The moves are also intended to protect cyberattack options in the event of a war on the Korean Peninsula. Security analysts say some attacks are also carried out from North Korea, but are limited by the fact that the country has only one main portal to the internet, through China’s state telecom operator China Unicom.

Despite evidence suggesting a North Korean role in the ransomware attack, the most common reaction among experts and on Chinese social media was to blame the United States.

“Many criticized the U.S. government, saying that it was responsible for this spread of ransomware. Obviously this accusation is reasonable,” the editor in chief of state-run Global Times wrote in a prominent commentary on Monday.

“Attacks always happen,” said Chen Zhong, a professor in computer science at Peking University. “What catches our eyes this time is that the attack used a tool that leaked from the N.S.A.,” he said.

On the social media site Weibo, users almost uniformly blamed the United States for the attack.

“Hell, if North Korea could do this they would have showed it off long ago,” said one user. “North Korea would have become a major power if they can pull this off,” said another.

But Mr. Cheng of Renmin University said that if events more definitively linked the attack to North Korea, it was likely to pose a new test to China’s increasingly rocky relationship with Pyongyang.

“Since North Korea started its nuclear program in 2006, China-North Korea relations have gradually deteriorated, and are currently at an abnormal level. If we add another virus, the image of North Korea in the eyes of China will be even worse.”

China’s news organizations, both state-run and private, reported on the hacking attacks, as well as the possible links to North Korea, hours after it occurred, but they did so in a controlled fashion that was confined to inside pages of newspapers, and played in modest ways on websites.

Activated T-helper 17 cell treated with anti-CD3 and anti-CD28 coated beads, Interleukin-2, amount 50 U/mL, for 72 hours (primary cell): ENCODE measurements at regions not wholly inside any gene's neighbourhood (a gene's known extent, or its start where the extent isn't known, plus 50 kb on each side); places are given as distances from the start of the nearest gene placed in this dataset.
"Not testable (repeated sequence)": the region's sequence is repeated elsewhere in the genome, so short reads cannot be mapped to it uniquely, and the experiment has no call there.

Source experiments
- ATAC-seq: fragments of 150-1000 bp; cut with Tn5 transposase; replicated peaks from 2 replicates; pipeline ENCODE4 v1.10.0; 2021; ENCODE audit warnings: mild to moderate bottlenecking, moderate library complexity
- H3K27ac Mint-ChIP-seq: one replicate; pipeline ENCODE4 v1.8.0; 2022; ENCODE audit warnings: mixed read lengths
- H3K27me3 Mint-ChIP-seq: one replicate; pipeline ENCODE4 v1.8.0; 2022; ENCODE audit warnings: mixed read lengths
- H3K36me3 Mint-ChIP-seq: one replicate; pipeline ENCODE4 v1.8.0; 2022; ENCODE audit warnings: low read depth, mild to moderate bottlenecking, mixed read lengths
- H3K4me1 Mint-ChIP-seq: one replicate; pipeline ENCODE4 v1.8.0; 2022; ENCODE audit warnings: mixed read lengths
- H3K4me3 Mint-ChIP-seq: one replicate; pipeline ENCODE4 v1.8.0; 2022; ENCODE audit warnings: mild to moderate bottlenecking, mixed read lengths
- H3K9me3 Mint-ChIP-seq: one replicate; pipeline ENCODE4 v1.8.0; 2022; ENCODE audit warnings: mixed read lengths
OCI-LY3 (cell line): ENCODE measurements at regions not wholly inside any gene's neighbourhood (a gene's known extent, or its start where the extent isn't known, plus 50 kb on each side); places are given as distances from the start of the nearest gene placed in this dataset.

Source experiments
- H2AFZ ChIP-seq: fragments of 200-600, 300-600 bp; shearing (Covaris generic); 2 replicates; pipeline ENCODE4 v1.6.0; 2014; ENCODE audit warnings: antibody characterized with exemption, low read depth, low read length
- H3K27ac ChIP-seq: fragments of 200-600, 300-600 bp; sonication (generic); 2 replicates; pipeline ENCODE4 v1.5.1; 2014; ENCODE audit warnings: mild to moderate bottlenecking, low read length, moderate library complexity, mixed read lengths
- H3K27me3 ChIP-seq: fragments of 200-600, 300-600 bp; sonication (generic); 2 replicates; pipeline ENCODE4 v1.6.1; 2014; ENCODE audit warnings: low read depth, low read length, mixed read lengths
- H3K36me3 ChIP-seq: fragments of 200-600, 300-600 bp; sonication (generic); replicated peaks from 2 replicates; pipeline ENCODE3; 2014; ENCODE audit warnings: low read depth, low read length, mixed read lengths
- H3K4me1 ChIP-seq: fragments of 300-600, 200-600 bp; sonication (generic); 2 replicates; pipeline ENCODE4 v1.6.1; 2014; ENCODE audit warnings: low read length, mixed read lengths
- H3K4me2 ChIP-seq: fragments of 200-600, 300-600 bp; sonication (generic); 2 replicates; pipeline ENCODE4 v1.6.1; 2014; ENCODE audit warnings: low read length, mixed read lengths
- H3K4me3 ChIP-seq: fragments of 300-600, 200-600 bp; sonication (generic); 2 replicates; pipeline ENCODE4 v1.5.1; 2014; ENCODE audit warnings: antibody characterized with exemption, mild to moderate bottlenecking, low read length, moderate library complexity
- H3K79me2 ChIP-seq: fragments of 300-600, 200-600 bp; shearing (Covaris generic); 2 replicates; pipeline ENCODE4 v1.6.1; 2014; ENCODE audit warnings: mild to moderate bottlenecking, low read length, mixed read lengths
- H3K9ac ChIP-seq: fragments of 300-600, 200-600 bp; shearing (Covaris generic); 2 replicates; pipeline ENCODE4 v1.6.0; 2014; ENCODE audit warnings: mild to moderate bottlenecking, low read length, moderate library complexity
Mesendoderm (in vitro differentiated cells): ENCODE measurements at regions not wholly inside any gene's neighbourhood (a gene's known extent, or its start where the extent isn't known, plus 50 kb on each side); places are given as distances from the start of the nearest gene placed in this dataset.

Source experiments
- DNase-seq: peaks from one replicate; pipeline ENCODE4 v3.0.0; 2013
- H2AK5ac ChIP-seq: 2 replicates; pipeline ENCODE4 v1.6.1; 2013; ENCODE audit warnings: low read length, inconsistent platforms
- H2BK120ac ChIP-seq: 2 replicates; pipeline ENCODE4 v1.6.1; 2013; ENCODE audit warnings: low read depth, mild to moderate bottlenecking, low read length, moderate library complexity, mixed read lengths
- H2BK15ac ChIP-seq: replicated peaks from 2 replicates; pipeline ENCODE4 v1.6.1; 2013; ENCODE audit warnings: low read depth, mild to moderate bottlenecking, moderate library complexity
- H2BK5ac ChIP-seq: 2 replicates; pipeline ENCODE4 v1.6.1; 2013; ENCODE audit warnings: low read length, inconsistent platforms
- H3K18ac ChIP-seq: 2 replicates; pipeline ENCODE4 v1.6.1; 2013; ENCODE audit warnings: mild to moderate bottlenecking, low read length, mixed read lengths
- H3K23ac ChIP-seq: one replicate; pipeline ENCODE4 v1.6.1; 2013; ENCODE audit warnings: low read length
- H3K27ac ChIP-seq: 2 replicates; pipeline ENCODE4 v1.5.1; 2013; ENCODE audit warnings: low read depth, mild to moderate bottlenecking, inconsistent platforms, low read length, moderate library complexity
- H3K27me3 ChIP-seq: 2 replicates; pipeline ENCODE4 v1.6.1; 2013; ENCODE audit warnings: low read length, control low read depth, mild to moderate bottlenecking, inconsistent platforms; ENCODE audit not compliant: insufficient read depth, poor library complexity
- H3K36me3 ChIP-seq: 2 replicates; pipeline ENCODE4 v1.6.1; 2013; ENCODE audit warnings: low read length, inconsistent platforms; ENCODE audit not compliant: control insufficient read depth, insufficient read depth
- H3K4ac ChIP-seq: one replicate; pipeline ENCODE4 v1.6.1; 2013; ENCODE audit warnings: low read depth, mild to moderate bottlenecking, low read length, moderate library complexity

Still, several news portals wrote that cybersecurity firms like Kaspersky Lab had found initial evidence that pointed to North Korea. The news portal Sina pointed to previous attacks – in Bangladesh, against Sony and the South Korean subway – that may have originated from the North.

Should the evidence against North Korea mount, it would add to other indignities China has suffered at the hands of its neighbor.

Over the years, North Korea has flooded northeastern China with counterfeit $100 bills of American currency. It has also mass manufactured counterfeit Chinese renminbi, but China says little about the problem.

This year, South Korea accused the North of assassinating the half brother of the North Korean leader, Kim Jong-un, at the international airport in Kuala Lumpur, the capital of Malaysia. The relative, Kim Jong-nam, was considered a friend of China and he had lived in the Chinese-controlled territory of Macau, where he was protected by state security.

Chinese state-run media reported on the killing but refrained from associating Mr. Kim, the half brother, with China.

In 2013, an uncle of Kim Jong-un, who was the main financial conduit between China and the North, was executed by a firing squad that used antiaircraft guns, according to South Korea’s National Intelligence Service.

South Korean intelligence said the killing of the uncle, Jang Song-thaek, was ordered by Mr. Kim as he was consolidating power over North Korea. His death meant that China lost its most important interlocutor with the North, and was an early signal from Mr. Kim that under his rule relations between China and North Korea would not be business as usual. But China withstood the insult without public recrimination.